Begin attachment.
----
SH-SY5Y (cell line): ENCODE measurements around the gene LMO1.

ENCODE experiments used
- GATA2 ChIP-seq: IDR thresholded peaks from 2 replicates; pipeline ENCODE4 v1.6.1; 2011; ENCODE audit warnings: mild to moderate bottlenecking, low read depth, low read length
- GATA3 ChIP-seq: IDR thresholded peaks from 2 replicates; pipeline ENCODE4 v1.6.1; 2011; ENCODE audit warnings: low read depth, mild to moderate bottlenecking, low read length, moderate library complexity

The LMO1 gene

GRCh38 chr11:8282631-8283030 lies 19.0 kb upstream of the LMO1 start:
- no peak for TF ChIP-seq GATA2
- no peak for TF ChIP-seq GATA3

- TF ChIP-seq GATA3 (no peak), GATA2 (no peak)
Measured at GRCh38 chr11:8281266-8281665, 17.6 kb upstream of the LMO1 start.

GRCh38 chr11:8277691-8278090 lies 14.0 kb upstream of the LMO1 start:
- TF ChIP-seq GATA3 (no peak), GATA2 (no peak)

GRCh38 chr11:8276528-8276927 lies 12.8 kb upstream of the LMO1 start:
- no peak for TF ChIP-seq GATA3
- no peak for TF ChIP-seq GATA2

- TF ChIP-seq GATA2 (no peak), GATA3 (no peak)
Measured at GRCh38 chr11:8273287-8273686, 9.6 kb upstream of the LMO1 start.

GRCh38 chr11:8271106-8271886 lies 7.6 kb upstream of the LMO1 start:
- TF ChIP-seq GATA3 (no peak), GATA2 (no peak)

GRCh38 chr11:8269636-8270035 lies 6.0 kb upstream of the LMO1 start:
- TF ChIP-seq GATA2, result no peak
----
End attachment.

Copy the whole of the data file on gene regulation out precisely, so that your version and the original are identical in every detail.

SH-SY5Y (cell line): ENCODE measurements around the gene LMO1.

ENCODE experiments used
- GATA2 ChIP-seq: IDR thresholded peaks from 2 replicates; pipeline ENCODE4 v1.6.1; 2011; ENCODE audit warnings: mild to moderate bottlenecking, low read depth, low read length
- GATA3 ChIP-seq: IDR thresholded peaks from 2 replicates; pipeline ENCODE4 v1.6.1; 2011; ENCODE audit warnings: low read depth, mild to moderate bottlenecking, low read length, moderate library complexity

The LMO1 gene

GRCh38 chr11:8282631-8283030 lies 19.0 kb upstream of the LMO1 start:
- no peak for TF ChIP-seq GATA2
- no peak for TF ChIP-seq GATA3

- TF ChIP-seq GATA3 (no peak), GATA2 (no peak)
Measured at GRCh38 chr11:8281266-8281665, 17.6 kb upstream of the LMO1 start.

GRCh38 chr11:8277691-8278090 lies 14.0 kb upstream of the LMO1 start:
- TF ChIP-seq GATA3 (no peak), GATA2 (no peak)

GRCh38 chr11:8276528-8276927 lies 12.8 kb upstream of the LMO1 start:
- no peak for TF ChIP-seq GATA3
- no peak for TF ChIP-seq GATA2

- TF ChIP-seq GATA2 (no peak), GATA3 (no peak)
Measured at GRCh38 chr11:8273287-8273686, 9.6 kb upstream of the LMO1 start.

GRCh38 chr11:8271106-8271886 lies 7.6 kb upstream of the LMO1 start:
- TF ChIP-seq GATA3 (no peak), GATA2 (no peak)

GRCh38 chr11:8269636-8270035 lies 6.0 kb upstream of the LMO1 start:
- TF ChIP-seq GATA2, result no peak